Carson and Barnes Circus, in the 1960s

Thursday, December 09, 2010

Neon Flowers in a Desert: Circus du Soleil Gives Away Whole Chunks of its Vegas Shows on PBS ...

Late breaking! Kodak, which has held naming rights to the Kodak Theatre in Los Angeles, currently home to Cirque's Iris show, has filed for bankruptcy. The theatre will use a different name for the Oscar telecast tonight, and Kodak reportedly wants out of its contract with the city, for which it pays $4 million a year for the theatre on Hollywood and Highland to bear its name. How this setback will affect the CDS run is yet to be known. The run was originally slated to be open-ended, and projected to last for 10 years. The curiously crass intersection, where tourists pass through, rarely staying very long, is once again plagued by failing imagery. I have no idea what sort of business Cirque has been doing at the "Kodak."


TV Review: Flowers in the Desert


Bottom Line: It made me wonder, who is more desperate for patronage and loot, PBS or CDS?

This totally caught me off guard, and was I surprised. CDS allowing much more than a midway tease on Pledge Break Society (PBS-TV), but large sections of most of its long-running Vegas productions.

Depending on your CDS attitudes and/or particular artistic tastes, you might be left swept away, or a little dizzy, numb and dumb with a blitzing overload of special effects, flying and floating props, and endless variations on the trampoline, most of it darkly lit. At last, a show to render a typical Feld fireworks display about as simple and harmless as the kid kit of sparklers and firecrackers I'd light off at home on the Fourth of July.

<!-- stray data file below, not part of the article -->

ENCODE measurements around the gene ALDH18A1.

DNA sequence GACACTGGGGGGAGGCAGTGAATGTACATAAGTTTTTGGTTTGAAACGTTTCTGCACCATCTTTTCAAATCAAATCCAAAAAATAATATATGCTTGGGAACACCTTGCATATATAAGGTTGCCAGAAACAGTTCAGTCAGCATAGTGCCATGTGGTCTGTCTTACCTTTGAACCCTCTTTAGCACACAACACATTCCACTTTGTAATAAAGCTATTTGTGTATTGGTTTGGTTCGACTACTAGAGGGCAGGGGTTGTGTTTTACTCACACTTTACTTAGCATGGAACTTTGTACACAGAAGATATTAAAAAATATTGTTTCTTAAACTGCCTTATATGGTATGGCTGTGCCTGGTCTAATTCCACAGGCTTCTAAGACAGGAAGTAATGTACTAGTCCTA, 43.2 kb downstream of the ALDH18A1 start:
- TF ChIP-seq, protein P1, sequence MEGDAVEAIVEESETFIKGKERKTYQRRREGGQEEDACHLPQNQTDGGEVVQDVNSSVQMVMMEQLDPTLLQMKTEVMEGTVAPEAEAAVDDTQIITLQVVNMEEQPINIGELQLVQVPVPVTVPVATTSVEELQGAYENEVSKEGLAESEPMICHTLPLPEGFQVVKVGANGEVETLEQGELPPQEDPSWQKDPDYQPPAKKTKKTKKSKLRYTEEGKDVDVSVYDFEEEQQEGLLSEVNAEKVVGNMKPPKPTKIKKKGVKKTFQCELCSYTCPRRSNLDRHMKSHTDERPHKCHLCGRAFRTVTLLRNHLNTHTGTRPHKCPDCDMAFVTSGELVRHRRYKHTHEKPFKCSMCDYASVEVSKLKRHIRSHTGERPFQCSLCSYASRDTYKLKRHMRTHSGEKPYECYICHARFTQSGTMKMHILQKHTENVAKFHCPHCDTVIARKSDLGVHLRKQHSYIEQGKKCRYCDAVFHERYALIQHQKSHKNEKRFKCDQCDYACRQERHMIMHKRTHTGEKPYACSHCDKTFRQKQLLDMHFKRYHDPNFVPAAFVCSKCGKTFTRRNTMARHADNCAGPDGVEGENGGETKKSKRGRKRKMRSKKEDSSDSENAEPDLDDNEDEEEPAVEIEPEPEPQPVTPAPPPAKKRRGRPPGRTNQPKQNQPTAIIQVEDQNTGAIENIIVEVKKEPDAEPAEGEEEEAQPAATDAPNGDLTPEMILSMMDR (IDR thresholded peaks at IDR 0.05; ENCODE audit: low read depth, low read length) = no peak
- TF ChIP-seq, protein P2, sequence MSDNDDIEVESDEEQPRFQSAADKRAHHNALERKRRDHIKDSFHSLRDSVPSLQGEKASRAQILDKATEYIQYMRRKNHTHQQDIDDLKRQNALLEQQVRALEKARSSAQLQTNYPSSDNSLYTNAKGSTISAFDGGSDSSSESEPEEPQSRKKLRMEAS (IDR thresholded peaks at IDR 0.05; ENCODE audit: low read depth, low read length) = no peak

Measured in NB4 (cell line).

Of course, company's sterling acrobatics come through in spectacular fashion in the water show, O. On the other hand, KA struck me as the least engaging; to fans of opera, it might have been the most engaging.

Since I do not move to the beat of Elvis, the stage show about him seemed OK, containing a welcome more lighthearted spirit.

The Beatles? A rather interesting concept, featuring at the center a figure I took for Sergent Pepper. But I sensed a dour deference to John Lennon, whose darker reaches possibly suited creators of Montreal. I'd have liked a lot more melodic McCartney.

Audience reactions to the various shows, revealed now and then by long-shots, seemed more muted than ecstatic. Perhaps these are the Vegas crowds who seek mindless escape amidst the neon and slots. First broadcast in late November, PBS here in the Bay Area ran it last night for at least the second time in prime time, within less than a week.

No one can deny the monumental achievements of CDS on its own terms. Program made clear the technical and artistic dominance of Cirque du Soleil. But a certain cold machine-driven perfectionism that can feel not so faceless under a tent -- on this extended PBS please-give-us-your-money platform felt a little too redundant too soon.

I'm sticking to their touring shows.

[Originally posted December 9, 2010]

1 comment:

Alan Cabal said...

Cirque du Soleil peaked with O and QUIDAM, both the work of Franco Dragone. When he left, the magic left with him.